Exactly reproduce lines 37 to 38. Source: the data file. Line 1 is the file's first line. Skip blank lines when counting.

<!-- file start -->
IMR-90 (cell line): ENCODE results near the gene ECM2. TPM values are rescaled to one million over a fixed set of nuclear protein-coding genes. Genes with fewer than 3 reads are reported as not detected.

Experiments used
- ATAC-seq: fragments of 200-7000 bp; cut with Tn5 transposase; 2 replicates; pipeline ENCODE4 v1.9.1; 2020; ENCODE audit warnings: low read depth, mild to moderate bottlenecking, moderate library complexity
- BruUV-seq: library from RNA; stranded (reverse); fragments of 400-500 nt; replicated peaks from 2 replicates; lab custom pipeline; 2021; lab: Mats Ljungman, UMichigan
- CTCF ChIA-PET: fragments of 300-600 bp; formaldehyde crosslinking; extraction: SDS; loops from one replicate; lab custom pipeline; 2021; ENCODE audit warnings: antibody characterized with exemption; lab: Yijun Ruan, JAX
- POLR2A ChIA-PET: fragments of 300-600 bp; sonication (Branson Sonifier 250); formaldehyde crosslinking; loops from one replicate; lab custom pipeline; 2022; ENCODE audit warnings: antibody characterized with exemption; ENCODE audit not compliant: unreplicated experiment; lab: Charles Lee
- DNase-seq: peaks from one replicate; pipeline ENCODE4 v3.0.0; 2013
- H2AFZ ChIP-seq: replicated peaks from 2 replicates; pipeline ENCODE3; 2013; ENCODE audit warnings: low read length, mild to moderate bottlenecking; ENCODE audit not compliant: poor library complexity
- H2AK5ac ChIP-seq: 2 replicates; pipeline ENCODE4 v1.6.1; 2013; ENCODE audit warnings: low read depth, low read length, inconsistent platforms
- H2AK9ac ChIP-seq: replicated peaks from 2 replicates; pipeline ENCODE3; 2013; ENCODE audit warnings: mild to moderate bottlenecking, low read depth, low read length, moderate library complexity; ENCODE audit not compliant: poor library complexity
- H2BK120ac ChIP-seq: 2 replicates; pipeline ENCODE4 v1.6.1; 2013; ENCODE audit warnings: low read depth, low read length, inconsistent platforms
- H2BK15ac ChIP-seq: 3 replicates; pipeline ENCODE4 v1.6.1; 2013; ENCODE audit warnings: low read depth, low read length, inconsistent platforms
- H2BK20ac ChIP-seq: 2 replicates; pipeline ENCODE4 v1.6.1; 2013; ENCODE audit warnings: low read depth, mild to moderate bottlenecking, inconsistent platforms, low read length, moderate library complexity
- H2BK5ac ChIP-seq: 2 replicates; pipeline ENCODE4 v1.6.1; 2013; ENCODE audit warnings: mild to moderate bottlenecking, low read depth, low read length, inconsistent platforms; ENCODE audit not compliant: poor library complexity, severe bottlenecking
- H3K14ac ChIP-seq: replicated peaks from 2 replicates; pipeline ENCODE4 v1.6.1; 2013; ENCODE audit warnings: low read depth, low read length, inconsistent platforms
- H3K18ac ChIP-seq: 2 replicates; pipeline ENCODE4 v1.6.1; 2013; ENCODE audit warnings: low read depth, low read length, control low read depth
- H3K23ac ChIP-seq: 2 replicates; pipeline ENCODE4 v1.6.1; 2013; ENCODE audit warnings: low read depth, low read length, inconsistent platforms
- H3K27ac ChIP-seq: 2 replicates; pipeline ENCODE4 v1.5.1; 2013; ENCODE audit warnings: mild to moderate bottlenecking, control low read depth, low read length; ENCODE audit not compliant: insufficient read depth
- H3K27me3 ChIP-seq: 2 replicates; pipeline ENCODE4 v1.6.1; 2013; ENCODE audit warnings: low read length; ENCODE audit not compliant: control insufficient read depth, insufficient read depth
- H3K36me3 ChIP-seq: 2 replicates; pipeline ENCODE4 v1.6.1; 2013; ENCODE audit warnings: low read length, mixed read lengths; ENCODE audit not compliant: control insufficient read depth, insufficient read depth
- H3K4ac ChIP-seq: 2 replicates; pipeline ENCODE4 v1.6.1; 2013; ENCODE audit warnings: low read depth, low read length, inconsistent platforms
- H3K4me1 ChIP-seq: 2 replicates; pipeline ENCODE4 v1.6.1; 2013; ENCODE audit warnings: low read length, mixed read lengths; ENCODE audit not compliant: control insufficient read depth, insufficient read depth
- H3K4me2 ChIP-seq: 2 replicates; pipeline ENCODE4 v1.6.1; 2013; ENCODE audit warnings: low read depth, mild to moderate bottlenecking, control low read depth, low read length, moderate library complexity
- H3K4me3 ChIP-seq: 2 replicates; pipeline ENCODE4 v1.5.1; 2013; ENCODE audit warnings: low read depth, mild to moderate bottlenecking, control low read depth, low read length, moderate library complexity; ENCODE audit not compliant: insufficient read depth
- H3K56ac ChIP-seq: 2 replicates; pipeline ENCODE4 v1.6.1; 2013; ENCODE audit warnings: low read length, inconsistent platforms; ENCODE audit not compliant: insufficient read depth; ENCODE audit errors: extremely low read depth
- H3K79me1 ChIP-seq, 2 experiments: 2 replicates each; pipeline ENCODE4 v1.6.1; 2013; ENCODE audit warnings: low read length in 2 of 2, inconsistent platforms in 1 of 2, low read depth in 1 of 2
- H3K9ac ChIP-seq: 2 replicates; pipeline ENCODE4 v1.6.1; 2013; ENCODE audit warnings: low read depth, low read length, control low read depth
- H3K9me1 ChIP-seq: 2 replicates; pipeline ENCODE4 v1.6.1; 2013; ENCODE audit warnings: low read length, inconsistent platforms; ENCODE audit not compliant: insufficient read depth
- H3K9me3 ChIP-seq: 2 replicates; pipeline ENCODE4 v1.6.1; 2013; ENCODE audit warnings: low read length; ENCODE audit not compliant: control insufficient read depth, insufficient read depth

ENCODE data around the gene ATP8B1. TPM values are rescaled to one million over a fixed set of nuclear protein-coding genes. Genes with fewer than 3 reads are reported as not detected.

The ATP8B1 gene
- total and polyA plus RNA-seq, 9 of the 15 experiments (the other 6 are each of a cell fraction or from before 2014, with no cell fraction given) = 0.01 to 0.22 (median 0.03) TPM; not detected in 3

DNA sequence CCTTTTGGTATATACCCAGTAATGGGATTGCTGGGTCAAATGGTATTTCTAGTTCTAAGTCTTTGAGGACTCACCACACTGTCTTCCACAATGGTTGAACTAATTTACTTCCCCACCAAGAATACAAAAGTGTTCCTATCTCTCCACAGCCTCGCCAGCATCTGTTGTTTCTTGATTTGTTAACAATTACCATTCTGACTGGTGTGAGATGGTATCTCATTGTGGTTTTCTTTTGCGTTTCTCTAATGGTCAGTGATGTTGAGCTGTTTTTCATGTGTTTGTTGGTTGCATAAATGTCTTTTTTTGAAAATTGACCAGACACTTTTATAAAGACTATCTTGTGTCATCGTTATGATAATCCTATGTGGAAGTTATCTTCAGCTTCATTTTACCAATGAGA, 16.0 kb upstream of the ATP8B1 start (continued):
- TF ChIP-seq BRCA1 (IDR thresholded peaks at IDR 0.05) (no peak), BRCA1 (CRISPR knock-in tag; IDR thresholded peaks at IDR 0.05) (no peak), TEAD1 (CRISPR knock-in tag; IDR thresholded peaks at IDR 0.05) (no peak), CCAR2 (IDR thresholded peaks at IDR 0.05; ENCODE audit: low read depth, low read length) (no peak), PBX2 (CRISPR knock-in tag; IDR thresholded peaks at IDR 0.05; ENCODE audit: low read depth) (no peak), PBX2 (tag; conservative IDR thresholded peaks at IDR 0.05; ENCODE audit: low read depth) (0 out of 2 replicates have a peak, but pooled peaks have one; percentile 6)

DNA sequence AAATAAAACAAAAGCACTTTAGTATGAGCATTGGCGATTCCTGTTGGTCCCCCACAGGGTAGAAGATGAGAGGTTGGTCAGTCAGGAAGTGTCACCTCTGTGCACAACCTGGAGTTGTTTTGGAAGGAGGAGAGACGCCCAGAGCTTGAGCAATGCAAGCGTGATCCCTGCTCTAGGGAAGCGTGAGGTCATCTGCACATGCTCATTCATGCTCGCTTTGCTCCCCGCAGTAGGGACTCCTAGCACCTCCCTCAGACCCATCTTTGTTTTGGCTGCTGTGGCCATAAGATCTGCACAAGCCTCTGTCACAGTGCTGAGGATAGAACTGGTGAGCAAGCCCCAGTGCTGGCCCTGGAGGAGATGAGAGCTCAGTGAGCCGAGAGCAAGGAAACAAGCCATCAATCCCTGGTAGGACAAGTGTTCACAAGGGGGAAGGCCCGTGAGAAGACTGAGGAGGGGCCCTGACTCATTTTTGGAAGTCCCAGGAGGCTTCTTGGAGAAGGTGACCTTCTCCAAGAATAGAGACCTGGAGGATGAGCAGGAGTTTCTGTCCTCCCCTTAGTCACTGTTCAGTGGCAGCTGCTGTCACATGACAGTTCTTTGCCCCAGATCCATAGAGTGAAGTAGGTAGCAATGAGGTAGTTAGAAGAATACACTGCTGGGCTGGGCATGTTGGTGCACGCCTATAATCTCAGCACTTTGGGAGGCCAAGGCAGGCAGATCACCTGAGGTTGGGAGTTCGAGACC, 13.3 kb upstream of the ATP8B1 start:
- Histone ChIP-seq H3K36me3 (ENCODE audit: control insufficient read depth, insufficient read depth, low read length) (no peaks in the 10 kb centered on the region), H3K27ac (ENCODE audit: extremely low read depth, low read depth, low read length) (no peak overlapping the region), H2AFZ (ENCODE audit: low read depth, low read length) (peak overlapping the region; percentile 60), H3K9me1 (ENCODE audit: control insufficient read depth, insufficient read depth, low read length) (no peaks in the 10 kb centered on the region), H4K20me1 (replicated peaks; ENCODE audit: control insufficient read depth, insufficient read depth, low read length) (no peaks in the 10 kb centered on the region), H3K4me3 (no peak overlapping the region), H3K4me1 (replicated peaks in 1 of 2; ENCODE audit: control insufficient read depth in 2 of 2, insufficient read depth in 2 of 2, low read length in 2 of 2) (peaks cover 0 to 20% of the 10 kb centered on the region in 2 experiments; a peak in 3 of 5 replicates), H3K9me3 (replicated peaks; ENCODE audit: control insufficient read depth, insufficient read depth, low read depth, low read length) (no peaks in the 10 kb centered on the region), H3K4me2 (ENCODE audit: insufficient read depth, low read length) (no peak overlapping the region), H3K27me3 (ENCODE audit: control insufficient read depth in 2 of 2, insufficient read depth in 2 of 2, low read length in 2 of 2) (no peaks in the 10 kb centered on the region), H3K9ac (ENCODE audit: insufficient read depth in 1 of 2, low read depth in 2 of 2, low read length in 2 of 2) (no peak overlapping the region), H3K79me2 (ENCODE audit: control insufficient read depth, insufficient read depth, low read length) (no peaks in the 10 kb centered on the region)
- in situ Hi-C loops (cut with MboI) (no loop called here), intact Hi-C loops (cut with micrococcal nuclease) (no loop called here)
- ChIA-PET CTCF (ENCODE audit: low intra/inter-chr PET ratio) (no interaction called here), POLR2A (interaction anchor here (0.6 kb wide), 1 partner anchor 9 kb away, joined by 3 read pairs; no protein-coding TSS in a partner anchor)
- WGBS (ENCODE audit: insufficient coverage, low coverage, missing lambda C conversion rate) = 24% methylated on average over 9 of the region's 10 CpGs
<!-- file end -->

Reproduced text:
- in situ Hi-C loops (cut with MboI) (no loop called here), intact Hi-C loops (cut with micrococcal nuclease) (no loop called here)
- ChIA-PET CTCF (ENCODE audit: low intra/inter-chr PET ratio) (no interaction called here), POLR2A (interaction anchor here (0.6 kb wide), 1 partner anchor 9 kb away, joined by 3 read pairs; no protein-coding TSS in a partner anchor)